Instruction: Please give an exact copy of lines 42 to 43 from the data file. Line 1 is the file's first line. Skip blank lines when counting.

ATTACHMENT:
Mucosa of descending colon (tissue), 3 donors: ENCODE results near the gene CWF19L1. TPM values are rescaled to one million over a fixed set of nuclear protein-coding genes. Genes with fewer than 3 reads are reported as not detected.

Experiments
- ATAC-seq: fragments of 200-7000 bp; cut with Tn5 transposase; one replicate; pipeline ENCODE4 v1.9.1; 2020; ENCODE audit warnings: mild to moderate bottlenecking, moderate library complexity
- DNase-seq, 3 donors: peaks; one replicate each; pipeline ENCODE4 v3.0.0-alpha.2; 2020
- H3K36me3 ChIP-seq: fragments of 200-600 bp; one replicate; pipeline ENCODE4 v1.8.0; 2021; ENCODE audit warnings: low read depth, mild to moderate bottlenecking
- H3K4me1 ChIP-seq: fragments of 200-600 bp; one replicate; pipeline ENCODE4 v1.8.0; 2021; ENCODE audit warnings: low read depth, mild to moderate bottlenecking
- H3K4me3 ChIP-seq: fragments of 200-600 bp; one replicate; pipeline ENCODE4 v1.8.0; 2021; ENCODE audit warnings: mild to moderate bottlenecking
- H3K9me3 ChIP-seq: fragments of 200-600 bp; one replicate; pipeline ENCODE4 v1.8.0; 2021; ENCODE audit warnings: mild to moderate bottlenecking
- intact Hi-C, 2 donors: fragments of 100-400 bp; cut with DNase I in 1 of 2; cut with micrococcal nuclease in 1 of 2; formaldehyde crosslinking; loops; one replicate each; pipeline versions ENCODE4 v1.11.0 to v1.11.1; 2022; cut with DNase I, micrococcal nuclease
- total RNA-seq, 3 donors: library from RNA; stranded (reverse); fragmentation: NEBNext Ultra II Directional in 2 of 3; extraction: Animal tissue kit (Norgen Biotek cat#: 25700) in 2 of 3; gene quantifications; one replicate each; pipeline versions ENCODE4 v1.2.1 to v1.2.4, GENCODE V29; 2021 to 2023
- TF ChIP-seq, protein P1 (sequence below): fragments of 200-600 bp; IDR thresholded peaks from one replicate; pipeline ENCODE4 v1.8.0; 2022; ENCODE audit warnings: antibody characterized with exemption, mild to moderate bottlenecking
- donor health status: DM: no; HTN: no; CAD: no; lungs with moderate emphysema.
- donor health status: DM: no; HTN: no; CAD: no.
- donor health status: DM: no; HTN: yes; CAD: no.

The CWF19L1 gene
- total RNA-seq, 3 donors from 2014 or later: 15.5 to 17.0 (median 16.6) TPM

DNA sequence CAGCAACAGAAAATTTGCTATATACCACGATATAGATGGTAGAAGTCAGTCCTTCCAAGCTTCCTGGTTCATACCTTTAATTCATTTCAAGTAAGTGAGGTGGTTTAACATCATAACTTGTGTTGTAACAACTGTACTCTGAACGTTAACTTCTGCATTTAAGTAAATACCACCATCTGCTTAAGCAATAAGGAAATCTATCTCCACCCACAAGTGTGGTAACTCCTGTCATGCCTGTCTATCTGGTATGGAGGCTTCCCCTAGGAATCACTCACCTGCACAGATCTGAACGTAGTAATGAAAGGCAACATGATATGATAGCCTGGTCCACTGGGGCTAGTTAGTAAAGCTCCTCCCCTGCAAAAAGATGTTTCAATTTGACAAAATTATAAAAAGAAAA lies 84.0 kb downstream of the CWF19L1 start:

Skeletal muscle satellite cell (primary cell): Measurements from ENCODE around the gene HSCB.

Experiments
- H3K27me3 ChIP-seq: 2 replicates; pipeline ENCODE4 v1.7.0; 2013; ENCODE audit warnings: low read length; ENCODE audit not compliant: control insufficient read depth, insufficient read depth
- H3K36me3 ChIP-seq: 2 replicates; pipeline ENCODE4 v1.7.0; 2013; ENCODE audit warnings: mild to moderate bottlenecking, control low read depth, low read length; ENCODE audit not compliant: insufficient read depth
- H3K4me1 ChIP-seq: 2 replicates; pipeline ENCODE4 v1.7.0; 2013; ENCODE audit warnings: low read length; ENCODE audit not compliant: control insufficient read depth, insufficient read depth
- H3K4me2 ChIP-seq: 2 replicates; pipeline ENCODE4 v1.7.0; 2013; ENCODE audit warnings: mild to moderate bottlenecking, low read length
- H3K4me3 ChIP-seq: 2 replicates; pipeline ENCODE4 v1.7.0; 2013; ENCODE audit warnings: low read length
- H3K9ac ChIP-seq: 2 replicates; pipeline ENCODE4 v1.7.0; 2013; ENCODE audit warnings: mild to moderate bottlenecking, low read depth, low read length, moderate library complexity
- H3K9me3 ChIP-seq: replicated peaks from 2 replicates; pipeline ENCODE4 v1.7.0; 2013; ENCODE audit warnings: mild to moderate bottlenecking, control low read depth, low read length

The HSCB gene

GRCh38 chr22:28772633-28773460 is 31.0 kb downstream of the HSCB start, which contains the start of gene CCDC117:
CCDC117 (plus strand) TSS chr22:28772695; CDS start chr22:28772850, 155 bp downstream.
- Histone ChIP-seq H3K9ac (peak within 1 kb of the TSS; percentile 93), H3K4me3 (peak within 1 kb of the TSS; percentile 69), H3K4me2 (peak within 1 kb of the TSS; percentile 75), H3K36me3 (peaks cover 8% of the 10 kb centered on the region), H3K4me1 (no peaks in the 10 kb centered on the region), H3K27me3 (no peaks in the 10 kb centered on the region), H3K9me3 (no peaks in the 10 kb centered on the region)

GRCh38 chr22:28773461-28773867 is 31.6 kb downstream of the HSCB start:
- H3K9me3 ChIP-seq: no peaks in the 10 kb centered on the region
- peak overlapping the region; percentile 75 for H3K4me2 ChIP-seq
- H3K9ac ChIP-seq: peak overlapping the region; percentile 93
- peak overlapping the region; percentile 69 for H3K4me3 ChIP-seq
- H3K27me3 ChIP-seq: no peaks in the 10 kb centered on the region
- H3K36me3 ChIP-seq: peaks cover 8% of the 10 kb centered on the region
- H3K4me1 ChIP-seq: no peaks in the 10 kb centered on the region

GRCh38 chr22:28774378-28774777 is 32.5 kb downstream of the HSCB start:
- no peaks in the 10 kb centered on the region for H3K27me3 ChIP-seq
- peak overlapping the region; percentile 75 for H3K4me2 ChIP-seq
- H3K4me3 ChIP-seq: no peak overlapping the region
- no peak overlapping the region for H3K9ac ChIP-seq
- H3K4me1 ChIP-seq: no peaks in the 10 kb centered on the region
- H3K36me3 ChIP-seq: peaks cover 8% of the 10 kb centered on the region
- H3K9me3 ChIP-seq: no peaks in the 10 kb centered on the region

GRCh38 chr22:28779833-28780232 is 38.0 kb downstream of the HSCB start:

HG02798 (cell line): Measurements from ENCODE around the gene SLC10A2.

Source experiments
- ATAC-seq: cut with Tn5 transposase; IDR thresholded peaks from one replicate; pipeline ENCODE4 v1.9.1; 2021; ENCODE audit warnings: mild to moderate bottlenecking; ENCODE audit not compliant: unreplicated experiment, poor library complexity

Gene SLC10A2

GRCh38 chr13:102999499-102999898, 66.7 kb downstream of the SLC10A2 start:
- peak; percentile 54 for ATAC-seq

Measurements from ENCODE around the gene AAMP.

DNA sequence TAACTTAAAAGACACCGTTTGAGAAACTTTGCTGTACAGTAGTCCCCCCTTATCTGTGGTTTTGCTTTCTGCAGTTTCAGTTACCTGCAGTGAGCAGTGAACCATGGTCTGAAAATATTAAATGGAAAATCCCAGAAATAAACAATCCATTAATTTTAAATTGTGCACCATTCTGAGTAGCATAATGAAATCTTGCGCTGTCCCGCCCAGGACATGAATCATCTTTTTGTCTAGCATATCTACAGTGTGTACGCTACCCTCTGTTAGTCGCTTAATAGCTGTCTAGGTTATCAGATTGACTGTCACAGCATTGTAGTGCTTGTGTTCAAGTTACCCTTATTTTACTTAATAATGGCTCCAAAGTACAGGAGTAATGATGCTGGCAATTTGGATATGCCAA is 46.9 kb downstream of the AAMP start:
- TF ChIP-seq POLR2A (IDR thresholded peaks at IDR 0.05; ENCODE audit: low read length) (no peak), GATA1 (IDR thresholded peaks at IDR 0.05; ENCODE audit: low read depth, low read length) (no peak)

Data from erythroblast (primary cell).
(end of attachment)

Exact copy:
- H3K4me3 ChIP-seq: no peak overlapping the region
- no peak overlapping the region for H3K9ac ChIP-seq